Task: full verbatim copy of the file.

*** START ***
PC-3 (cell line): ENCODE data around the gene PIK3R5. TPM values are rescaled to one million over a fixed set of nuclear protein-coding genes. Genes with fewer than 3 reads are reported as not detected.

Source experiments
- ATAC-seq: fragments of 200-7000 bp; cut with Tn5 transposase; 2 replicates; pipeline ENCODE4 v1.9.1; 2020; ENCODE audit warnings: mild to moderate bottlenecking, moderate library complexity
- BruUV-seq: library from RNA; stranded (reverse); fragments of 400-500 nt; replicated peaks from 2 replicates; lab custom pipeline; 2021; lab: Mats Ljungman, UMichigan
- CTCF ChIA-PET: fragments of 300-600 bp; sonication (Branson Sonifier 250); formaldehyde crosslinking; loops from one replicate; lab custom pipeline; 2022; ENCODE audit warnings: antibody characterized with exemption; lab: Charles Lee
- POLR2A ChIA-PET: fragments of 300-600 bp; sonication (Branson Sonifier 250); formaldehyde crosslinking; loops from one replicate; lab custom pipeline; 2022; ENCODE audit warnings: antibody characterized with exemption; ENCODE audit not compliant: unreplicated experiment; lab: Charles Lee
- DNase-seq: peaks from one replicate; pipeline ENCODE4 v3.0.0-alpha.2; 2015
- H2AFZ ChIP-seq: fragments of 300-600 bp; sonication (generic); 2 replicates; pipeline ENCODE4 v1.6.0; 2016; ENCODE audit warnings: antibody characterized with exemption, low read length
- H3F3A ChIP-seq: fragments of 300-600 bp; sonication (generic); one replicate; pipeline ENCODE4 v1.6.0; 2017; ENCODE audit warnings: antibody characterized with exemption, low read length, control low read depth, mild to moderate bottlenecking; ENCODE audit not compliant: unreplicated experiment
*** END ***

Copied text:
PC-3 (cell line): ENCODE data around the gene PIK3R5. TPM values are rescaled to one million over a fixed set of nuclear protein-coding genes. Genes with fewer than 3 reads are reported as not detected.

Source experiments
- ATAC-seq: fragments of 200-7000 bp; cut with Tn5 transposase; 2 replicates; pipeline ENCODE4 v1.9.1; 2020; ENCODE audit warnings: mild to moderate bottlenecking, moderate library complexity
- BruUV-seq: library from RNA; stranded (reverse); fragments of 400-500 nt; replicated peaks from 2 replicates; lab custom pipeline; 2021; lab: Mats Ljungman, UMichigan
- CTCF ChIA-PET: fragments of 300-600 bp; sonication (Branson Sonifier 250); formaldehyde crosslinking; loops from one replicate; lab custom pipeline; 2022; ENCODE audit warnings: antibody characterized with exemption; lab: Charles Lee
- POLR2A ChIA-PET: fragments of 300-600 bp; sonication (Branson Sonifier 250); formaldehyde crosslinking; loops from one replicate; lab custom pipeline; 2022; ENCODE audit warnings: antibody characterized with exemption; ENCODE audit not compliant: unreplicated experiment; lab: Charles Lee
- DNase-seq: peaks from one replicate; pipeline ENCODE4 v3.0.0-alpha.2; 2015
- H2AFZ ChIP-seq: fragments of 300-600 bp; sonication (generic); 2 replicates; pipeline ENCODE4 v1.6.0; 2016; ENCODE audit warnings: antibody characterized with exemption, low read length
- H3F3A ChIP-seq: fragments of 300-600 bp; sonication (generic); one replicate; pipeline ENCODE4 v1.6.0; 2017; ENCODE audit warnings: antibody characterized with exemption, low read length, control low read depth, mild to moderate bottlenecking; ENCODE audit not compliant: unreplicated experiment